Chronic pain is one of the most extensive health care issues facing our society with ?severe impacts on all aspects of the lives of its sufferers.? Pain predominant chronic multisymptom illness (Pain-CMI, e.g., fibromyalgia) is a particularly debilitating and treatment resistant chronic pain condition and a presumptive service connected condition for Veterans who deployed to the Gulf region from 1990-2021. The VA/DoD Guidelines recommend non-pharmaceutical treatments (e.g., cognitive behavioral therapy) for Pain-CMI and find evidence they improve disability (typically) by targeting the mechanisms underlying Pain-CMI (e.g., low perceived pain control, catastrophizing and limiting activity). While no single treatment is (or is likely to be) acceptable, available and efficacious for all Veterans, having a wide array of treatment options facilitates Veterans? uptake of non-pharmaceutical approaches. Health coaching is an appealing potential approach to improve the disability of Pain-CMI because it has high acceptability and it will be widely available as the VA is rolling out health coaching for other conditions (high availability). The goal of this proposal is to understand if health coaching is also efficacious for complex pain condition, Pain-CMI. Health coaching has high acceptability because it addresses what experts, clinicians and patients agree is a driver of low satisfaction and adherence - disagreement between the patient and providers about the cause of and best approaches for Pain-CMI. In health coaching, the health coach elicits the Veteran?s beliefs and uses these to develop a shared understanding of Pain-CMI. The health coach then identifies discrepancies between where in life the Veteran is and where the Veteran wants to be. Motivational interviewing, goal setting and problem-solving are used to help the Veteran reduce these discrepancies. The goal of the current proposal is to conduct a randomized clinical trial to determine the efficacy of remote-delivered health coaching to reduce the disability and pain impairment for Veterans with Pain-CMI as compared to supportive psychotherapy (n=250), and to explore mechanisms of change. The VA has already rolled out whole health coaching approaches for other conditions. Thus, if found to be efficacious, our health coaching intervention can be taught to VA whole health coaches and providers nationally. This would increase access to care for Veterans with Pain-CMI. The VA WRIISC,28 which is mandated by Congress to provide leadership and expertise in CMI, is closely following our efforts to guide their decisions and potential national implementation of health coaching for Pain-CMI. There is a desperate need for empirical data to guide these decisions.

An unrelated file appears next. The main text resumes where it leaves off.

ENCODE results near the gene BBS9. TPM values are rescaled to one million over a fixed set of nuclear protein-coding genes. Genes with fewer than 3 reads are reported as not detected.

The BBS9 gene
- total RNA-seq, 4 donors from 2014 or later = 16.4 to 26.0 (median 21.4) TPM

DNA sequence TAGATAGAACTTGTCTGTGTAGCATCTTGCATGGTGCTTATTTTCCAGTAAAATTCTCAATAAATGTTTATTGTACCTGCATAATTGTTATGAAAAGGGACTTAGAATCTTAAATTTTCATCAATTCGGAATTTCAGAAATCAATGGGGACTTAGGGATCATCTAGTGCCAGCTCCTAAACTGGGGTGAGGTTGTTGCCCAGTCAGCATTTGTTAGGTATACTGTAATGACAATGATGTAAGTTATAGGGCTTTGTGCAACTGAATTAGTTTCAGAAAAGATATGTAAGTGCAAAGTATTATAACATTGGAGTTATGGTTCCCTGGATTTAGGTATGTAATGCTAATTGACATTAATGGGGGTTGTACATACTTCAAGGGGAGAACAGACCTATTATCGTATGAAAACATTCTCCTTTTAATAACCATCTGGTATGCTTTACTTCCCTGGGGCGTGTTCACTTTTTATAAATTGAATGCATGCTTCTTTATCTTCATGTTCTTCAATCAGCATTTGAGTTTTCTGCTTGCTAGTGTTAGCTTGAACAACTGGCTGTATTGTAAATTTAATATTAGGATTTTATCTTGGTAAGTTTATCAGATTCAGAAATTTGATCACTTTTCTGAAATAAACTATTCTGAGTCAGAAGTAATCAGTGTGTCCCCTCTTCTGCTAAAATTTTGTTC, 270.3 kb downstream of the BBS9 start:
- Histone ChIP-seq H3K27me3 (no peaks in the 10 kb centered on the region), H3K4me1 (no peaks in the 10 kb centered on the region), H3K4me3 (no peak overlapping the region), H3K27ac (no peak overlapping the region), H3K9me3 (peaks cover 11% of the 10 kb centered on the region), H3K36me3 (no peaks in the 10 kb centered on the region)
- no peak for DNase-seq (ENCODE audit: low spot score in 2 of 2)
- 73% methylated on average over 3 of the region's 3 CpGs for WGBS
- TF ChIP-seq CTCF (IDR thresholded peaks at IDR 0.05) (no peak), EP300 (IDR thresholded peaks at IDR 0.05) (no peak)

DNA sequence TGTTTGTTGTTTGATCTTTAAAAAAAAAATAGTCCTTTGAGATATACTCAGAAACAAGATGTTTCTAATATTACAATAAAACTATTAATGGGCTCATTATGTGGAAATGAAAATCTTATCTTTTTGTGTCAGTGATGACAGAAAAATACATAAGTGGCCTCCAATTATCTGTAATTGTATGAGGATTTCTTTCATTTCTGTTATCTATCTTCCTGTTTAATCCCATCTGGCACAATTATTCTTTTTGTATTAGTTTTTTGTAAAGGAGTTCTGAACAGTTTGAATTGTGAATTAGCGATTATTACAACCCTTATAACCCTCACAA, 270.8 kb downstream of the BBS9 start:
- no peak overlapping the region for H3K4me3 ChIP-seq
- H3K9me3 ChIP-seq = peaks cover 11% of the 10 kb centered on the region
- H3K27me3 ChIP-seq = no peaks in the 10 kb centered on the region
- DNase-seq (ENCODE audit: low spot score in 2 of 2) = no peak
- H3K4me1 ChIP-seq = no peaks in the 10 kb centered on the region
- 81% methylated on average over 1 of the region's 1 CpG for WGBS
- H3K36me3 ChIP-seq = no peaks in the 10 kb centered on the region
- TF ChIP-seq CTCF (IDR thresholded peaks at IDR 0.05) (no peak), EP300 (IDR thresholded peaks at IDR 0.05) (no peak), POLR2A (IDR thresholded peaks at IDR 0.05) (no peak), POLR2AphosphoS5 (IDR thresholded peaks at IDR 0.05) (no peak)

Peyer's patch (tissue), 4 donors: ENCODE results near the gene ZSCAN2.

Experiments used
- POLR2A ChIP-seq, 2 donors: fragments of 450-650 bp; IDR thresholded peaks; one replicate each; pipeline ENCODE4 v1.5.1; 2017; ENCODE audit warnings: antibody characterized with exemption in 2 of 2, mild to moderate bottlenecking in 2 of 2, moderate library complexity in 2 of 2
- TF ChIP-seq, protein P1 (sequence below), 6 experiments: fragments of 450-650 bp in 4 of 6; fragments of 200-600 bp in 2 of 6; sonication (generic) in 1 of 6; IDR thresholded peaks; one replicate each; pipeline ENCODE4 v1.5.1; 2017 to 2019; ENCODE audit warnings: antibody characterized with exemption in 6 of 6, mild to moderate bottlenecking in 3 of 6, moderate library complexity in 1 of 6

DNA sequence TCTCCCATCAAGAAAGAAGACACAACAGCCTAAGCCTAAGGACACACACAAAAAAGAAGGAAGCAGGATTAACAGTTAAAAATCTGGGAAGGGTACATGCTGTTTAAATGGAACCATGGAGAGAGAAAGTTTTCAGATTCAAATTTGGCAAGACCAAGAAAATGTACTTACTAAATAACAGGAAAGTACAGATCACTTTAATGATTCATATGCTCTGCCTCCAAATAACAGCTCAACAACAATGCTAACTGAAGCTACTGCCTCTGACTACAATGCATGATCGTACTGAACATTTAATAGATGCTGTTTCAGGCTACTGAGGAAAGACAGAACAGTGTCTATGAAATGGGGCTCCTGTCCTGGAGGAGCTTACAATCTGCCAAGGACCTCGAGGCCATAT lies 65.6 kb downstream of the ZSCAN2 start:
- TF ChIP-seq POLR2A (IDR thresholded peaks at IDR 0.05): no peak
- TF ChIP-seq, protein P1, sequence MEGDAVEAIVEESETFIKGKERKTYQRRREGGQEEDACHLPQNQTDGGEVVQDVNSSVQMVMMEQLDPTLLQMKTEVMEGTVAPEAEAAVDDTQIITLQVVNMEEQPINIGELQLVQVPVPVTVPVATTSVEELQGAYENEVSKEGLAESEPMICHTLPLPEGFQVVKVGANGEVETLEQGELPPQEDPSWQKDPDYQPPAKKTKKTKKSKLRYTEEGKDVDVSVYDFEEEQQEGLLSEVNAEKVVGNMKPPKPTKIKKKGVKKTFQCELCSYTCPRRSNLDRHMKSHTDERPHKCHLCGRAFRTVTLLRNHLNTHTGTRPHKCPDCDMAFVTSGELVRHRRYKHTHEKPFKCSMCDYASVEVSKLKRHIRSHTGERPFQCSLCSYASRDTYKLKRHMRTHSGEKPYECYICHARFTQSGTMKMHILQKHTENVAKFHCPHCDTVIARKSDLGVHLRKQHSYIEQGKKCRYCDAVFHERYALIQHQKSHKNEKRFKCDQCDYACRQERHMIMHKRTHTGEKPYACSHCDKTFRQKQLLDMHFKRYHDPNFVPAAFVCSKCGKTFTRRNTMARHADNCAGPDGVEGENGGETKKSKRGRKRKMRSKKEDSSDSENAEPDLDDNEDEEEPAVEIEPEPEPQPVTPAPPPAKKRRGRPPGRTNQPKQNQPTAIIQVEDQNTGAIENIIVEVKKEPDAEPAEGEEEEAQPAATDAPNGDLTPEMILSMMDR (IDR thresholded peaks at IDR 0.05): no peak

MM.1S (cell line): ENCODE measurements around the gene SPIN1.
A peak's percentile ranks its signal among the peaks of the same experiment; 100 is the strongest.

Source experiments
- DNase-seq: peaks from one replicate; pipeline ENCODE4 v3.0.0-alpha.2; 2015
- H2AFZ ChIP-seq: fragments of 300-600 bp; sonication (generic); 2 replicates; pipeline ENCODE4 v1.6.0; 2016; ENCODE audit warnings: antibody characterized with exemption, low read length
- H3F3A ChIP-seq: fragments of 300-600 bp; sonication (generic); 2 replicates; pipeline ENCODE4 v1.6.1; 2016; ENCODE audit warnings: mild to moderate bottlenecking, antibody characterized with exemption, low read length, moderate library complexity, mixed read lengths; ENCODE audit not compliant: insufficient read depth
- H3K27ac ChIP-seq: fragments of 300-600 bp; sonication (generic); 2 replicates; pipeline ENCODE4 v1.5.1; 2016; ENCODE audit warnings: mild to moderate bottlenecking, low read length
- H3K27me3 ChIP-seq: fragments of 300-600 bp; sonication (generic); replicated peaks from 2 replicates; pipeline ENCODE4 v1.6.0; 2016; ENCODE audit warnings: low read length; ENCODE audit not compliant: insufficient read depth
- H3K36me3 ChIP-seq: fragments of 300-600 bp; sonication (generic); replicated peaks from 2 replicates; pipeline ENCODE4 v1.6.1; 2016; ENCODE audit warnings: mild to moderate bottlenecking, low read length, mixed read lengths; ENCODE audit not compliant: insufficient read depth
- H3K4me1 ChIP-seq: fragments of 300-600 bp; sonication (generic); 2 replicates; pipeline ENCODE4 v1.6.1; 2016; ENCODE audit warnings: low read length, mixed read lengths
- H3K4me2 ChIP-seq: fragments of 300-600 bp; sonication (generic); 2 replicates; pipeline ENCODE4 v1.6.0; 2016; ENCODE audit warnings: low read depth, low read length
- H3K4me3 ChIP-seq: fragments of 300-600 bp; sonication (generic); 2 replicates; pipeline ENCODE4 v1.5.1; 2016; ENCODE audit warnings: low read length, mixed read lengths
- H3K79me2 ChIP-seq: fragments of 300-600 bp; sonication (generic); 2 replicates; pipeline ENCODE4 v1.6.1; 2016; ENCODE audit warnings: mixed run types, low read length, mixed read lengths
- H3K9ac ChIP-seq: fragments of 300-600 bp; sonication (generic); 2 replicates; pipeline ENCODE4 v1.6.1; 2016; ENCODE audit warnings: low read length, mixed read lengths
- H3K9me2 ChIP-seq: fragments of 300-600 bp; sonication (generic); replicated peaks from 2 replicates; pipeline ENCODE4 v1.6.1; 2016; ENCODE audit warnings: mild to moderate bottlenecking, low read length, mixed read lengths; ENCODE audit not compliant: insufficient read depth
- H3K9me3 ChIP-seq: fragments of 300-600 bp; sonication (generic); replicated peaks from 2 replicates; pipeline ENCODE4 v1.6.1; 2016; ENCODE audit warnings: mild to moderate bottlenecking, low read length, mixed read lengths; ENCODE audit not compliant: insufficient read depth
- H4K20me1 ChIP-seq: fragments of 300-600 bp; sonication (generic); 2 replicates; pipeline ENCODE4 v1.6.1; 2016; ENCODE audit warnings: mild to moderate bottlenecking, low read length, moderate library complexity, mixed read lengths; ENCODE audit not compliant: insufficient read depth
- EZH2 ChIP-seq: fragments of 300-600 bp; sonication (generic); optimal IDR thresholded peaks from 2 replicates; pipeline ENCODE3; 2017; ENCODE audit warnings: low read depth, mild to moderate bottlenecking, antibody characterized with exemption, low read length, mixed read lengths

The National Academy of Medicine (NAM) labels chronic pain as one of the most extensive health care issues facing our society with ?severe impacts on all aspects of the lives of its sufferers.?1 Pain predominant chronic multisymptom illness (Pain-CMI, e.g., fibromyalgia) is a particularly debilitating and presumptive service connected condition for Veterans who deployed to the Gulf region. Health coaching is an appealing potential approach to improve the disability of Pain-CMI because it is personalized to the Veteran?s unique goals and beliefs about Pain-CMI and it will be widely available as the VA is rolling out health coaching. The goal of this proposal is to understand if health coaching is also efficacious for a complex pain condition, Pain-CMI.